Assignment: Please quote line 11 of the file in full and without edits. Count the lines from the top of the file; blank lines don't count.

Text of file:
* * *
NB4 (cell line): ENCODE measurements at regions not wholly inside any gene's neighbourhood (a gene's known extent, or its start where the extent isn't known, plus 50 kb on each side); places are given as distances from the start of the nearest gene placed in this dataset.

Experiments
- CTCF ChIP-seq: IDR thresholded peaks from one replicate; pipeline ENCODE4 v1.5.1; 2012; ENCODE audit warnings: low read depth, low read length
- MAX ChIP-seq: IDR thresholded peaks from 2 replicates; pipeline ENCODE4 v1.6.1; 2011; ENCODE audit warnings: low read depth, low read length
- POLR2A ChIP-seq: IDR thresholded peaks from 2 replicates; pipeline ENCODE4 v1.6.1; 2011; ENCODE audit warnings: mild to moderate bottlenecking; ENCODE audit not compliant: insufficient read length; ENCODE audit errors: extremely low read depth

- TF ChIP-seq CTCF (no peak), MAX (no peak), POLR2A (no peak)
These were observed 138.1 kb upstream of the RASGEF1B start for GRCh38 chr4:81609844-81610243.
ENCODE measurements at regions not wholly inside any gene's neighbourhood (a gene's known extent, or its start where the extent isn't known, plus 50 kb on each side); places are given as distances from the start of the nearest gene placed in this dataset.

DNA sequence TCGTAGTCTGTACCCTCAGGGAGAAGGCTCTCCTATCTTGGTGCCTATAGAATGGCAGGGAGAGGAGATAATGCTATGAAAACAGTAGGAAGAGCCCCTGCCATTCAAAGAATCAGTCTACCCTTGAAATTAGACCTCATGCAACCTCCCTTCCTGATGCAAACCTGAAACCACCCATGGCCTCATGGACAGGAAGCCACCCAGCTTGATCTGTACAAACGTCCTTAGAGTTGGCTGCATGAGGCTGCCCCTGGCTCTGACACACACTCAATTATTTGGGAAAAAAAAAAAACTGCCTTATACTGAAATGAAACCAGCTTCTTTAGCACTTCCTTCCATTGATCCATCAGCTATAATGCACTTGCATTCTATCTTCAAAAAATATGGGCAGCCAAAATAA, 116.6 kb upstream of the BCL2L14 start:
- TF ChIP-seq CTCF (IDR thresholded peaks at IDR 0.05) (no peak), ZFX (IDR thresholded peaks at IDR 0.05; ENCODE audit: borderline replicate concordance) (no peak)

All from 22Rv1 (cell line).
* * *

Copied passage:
All from 22Rv1 (cell line).